Tennessee and the Eastern Band Cherokees
July 6, 2010
This year, for the first time in its 57-year history, Western Writers of America held its annual convention east of the Mississippi River in Knoxville, Tenn. I’ve been to Tennessee once, but never to East Tennessee and never for an entire week. Let’s just say there are plants in East Tennessee my Western body has never been around, and that was clear from almost the first minute I landed in the state and began sneezing. But even if I could not breathe (maybe that was partially due to the 95 degree temperatures and 80 percent humidity – something my body also has seldom experienced), the experience was great.
Admittedly much of my time was spent in an air-conditioned hotel where we held meetings and presentations, presented awards and recognized people important in the industry. But I took advantage of the tours offered as part of the convention and thus visited three other states: Kentucky, West Virginia and North Carolina. For me, visiting West Virginia and North Carolina marked new stars on my map of states I’ve been in.
The Eastern Band of Cherokee Indians make their homes in North Carolina, and one tour took me there, to Cherokee, N.C., and the Cherokee Village of Oconaluftee. Located at the edge of Smoky Mountain National Park, and deep in the beautiful Smoky Mountains, the village gives you a chance to learn the customs and culture of the Cherokees.
One presentation took place in the village itself, which is organized as a traditional Cherokee village with a central area surrounded by seven clan areas. Among the Cherokees there were once at least 28 clans. Now there are seven: Wolf, Deer, Bird, Paint, Long Hair, Wild Potato and Blue. Each of these clans has a seating area – benches protected with arbor-like coverings.
I found a seat with the Wild Potato Clan in order to learn about the Cherokee village life and to experience a presentation called “Time of War” where a part of Red-Coats (Revolutionary War era soldiers from England) clash with Cherokee warriors. I knew that the warriors had melted into the forest surrounding the village area, and that there would likely be an attack on the soldiers, but I jumped anyway when the first shot was fired and the screaming Cherokees swooped into the center of the square and began their attack on the soldiers.
This dramatic presentation reflects the very real situation during the period from 1776 to 1794 when military conflict between the Cherokees and the frontier settlers was at an all time high due to the fact that the European settlers were encroaching on traditional Cherokee lands. The program is presented on Tuesdays, Thursdays, and Saturday at noon and 3 p.m., through Aug. 29. The Cherokee Village itself is open until Oct. 23, with demonstrations of traditional skills and crafts.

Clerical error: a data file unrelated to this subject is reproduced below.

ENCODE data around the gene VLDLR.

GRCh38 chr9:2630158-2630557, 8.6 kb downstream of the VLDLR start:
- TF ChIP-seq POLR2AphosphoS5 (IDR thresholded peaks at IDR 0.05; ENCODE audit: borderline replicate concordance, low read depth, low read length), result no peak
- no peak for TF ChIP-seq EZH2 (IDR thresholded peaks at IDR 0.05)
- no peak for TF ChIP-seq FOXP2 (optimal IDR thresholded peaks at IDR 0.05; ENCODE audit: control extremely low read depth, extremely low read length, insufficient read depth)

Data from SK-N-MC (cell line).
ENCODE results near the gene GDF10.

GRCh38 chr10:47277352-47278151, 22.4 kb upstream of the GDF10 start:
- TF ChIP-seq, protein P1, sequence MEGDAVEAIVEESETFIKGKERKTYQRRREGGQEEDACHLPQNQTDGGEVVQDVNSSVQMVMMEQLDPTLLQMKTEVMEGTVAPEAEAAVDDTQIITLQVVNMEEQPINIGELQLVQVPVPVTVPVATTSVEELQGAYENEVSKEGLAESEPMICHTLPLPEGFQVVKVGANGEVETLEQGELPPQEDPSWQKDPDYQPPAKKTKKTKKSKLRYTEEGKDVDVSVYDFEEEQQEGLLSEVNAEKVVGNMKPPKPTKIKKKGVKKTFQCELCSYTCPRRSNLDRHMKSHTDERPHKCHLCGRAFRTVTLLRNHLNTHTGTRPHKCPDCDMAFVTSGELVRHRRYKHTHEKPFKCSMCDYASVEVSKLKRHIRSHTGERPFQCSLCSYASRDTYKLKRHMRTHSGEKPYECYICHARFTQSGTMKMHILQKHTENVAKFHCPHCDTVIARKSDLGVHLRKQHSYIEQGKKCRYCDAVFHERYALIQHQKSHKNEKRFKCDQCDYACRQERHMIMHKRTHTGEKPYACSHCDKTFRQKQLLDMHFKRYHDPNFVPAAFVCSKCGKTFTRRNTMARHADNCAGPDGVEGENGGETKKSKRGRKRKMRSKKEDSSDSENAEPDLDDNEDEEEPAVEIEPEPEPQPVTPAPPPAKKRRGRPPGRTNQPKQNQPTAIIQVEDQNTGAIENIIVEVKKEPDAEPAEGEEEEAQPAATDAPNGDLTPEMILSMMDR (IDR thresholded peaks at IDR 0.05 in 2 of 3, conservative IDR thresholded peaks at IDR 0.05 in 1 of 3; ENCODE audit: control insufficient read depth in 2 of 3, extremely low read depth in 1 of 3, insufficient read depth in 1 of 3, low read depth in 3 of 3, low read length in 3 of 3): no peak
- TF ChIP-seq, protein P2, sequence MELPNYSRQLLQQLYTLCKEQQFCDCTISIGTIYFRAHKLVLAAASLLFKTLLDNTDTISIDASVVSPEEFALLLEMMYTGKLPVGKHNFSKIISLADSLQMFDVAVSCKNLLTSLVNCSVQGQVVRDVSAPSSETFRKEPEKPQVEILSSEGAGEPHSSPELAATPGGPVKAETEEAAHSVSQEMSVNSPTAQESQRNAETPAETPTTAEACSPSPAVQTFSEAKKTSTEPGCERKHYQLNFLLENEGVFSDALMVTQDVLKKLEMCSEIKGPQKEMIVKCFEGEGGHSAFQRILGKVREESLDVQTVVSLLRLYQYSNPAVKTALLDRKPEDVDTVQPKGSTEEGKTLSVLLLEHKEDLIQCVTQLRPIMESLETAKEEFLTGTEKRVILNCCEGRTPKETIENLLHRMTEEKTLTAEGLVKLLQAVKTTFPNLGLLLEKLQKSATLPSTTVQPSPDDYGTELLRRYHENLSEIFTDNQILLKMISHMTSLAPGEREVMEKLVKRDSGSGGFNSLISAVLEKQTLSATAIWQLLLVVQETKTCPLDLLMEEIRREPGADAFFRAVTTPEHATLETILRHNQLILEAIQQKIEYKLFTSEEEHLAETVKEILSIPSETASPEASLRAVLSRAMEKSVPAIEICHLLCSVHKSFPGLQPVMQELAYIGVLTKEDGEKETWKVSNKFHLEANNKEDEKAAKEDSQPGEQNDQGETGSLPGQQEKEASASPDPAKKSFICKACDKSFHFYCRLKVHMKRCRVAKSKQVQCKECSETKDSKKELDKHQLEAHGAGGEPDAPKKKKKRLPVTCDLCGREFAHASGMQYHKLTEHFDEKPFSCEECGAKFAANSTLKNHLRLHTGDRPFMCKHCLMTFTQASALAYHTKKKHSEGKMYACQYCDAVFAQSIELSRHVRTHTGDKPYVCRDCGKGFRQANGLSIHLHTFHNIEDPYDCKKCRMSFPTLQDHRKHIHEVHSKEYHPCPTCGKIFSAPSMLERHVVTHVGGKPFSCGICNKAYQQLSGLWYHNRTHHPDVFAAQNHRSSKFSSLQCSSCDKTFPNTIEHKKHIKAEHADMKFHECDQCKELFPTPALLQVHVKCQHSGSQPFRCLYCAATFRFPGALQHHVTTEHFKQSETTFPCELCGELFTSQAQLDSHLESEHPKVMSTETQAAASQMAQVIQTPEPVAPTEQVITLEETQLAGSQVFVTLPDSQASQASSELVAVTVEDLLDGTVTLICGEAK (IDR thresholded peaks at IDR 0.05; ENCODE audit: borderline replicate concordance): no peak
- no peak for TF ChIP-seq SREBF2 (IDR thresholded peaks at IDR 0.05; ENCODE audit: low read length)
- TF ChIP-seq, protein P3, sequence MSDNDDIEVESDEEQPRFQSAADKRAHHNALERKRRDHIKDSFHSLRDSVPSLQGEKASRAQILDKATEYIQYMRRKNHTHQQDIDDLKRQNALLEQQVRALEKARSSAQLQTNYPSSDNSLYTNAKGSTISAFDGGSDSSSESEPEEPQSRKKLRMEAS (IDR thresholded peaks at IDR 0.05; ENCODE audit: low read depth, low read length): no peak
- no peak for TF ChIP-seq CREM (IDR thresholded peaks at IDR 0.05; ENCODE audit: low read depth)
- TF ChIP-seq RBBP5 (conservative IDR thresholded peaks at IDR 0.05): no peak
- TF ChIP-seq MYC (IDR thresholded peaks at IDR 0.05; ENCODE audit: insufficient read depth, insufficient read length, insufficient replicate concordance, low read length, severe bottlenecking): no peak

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While in town we also visited the Museum of the Cherokee Indian, which provides detailed history of the Eastern Band including their interaction with English troops and settlers, plus a remarkable display of artifacts. A dramatic presentation in the “Story Lodge” highlights Cherokee stories, including the creation story of the tribe. The museum has exhibits about the Paleo Indian period, when large animals such as mastodons were killed using simple spears. Other exhibits relate to the Archaic and Woodland Periods, plus the elaborate ceremonial activities that were part of Cherokee culture during the Mississippian period. The effects on the Cherokees in later years, after contact with European people, involved changes in trade, plus the introduction of disease, and other cultural changes.
The Qualla Arts and Crafts shop, located just across the street from the museum, would have been no doubt an interesting place to visit (and spend some money), but unfortunately our time was limited so we did not get to visit the shop. The Qualla Arts Open Air Market, Sept. 4, showcases the talent, traditions and goods created by Cherokee artisans while the 98th annual Cherokee Indian Fair will take place in the community Oct 5-9.
In my next column I will have more information about my adventures in Tennessee including a visit to Cumberland Gap.